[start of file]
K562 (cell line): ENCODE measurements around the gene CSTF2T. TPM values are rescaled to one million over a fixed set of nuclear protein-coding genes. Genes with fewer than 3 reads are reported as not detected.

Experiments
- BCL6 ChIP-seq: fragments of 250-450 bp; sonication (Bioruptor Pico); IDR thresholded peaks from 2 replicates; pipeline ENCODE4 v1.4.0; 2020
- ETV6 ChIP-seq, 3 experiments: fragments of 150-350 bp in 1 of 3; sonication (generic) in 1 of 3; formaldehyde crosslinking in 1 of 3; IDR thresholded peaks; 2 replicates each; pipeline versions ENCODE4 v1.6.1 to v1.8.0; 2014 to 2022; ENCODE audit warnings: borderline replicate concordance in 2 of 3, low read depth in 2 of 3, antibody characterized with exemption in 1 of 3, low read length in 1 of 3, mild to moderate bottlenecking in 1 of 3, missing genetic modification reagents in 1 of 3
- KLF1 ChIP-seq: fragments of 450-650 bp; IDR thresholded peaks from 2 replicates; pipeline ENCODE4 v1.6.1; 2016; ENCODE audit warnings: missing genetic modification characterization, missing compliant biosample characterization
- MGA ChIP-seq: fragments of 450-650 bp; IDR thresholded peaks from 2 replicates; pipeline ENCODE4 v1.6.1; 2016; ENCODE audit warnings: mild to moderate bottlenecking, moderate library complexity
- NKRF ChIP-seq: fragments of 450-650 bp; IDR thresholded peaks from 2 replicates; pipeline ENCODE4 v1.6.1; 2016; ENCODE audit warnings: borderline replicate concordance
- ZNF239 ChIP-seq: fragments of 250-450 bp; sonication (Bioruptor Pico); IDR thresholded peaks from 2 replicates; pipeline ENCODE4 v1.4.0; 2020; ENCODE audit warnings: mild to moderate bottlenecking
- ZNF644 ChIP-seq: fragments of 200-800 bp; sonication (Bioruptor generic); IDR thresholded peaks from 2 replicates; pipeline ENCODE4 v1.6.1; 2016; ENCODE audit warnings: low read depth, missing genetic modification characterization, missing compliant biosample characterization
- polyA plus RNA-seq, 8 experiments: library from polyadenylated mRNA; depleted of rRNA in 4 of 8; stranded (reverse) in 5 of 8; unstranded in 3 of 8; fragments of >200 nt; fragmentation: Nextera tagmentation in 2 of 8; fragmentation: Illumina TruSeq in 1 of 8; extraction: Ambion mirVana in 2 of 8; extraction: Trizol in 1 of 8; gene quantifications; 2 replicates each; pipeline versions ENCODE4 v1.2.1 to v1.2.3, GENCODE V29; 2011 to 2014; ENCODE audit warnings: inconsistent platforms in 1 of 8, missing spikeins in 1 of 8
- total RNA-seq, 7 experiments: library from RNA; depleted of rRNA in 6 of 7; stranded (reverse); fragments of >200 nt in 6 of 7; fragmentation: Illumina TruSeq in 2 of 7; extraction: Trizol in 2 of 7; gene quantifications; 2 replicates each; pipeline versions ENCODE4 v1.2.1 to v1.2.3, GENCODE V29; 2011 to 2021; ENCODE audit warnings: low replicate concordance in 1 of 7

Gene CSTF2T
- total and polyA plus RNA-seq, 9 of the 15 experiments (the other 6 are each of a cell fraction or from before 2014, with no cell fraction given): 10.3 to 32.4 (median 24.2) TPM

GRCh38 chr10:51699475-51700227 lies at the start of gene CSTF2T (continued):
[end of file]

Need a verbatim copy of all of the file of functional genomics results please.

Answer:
K562 (cell line): ENCODE measurements around the gene CSTF2T. TPM values are rescaled to one million over a fixed set of nuclear protein-coding genes. Genes with fewer than 3 reads are reported as not detected.

Experiments
- BCL6 ChIP-seq: fragments of 250-450 bp; sonication (Bioruptor Pico); IDR thresholded peaks from 2 replicates; pipeline ENCODE4 v1.4.0; 2020
- ETV6 ChIP-seq, 3 experiments: fragments of 150-350 bp in 1 of 3; sonication (generic) in 1 of 3; formaldehyde crosslinking in 1 of 3; IDR thresholded peaks; 2 replicates each; pipeline versions ENCODE4 v1.6.1 to v1.8.0; 2014 to 2022; ENCODE audit warnings: borderline replicate concordance in 2 of 3, low read depth in 2 of 3, antibody characterized with exemption in 1 of 3, low read length in 1 of 3, mild to moderate bottlenecking in 1 of 3, missing genetic modification reagents in 1 of 3
- KLF1 ChIP-seq: fragments of 450-650 bp; IDR thresholded peaks from 2 replicates; pipeline ENCODE4 v1.6.1; 2016; ENCODE audit warnings: missing genetic modification characterization, missing compliant biosample characterization
- MGA ChIP-seq: fragments of 450-650 bp; IDR thresholded peaks from 2 replicates; pipeline ENCODE4 v1.6.1; 2016; ENCODE audit warnings: mild to moderate bottlenecking, moderate library complexity
- NKRF ChIP-seq: fragments of 450-650 bp; IDR thresholded peaks from 2 replicates; pipeline ENCODE4 v1.6.1; 2016; ENCODE audit warnings: borderline replicate concordance
- ZNF239 ChIP-seq: fragments of 250-450 bp; sonication (Bioruptor Pico); IDR thresholded peaks from 2 replicates; pipeline ENCODE4 v1.4.0; 2020; ENCODE audit warnings: mild to moderate bottlenecking
- ZNF644 ChIP-seq: fragments of 200-800 bp; sonication (Bioruptor generic); IDR thresholded peaks from 2 replicates; pipeline ENCODE4 v1.6.1; 2016; ENCODE audit warnings: low read depth, missing genetic modification characterization, missing compliant biosample characterization
- polyA plus RNA-seq, 8 experiments: library from polyadenylated mRNA; depleted of rRNA in 4 of 8; stranded (reverse) in 5 of 8; unstranded in 3 of 8; fragments of >200 nt; fragmentation: Nextera tagmentation in 2 of 8; fragmentation: Illumina TruSeq in 1 of 8; extraction: Ambion mirVana in 2 of 8; extraction: Trizol in 1 of 8; gene quantifications; 2 replicates each; pipeline versions ENCODE4 v1.2.1 to v1.2.3, GENCODE V29; 2011 to 2014; ENCODE audit warnings: inconsistent platforms in 1 of 8, missing spikeins in 1 of 8
- total RNA-seq, 7 experiments: library from RNA; depleted of rRNA in 6 of 7; stranded (reverse); fragments of >200 nt in 6 of 7; fragmentation: Illumina TruSeq in 2 of 7; extraction: Trizol in 2 of 7; gene quantifications; 2 replicates each; pipeline versions ENCODE4 v1.2.1 to v1.2.3, GENCODE V29; 2011 to 2021; ENCODE audit warnings: low replicate concordance in 1 of 7

Gene CSTF2T
- total and polyA plus RNA-seq, 9 of the 15 experiments (the other 6 are each of a cell fraction or from before 2014, with no cell fraction given): 10.3 to 32.4 (median 24.2) TPM

GRCh38 chr10:51699475-51700227 lies at the start of gene CSTF2T (continued):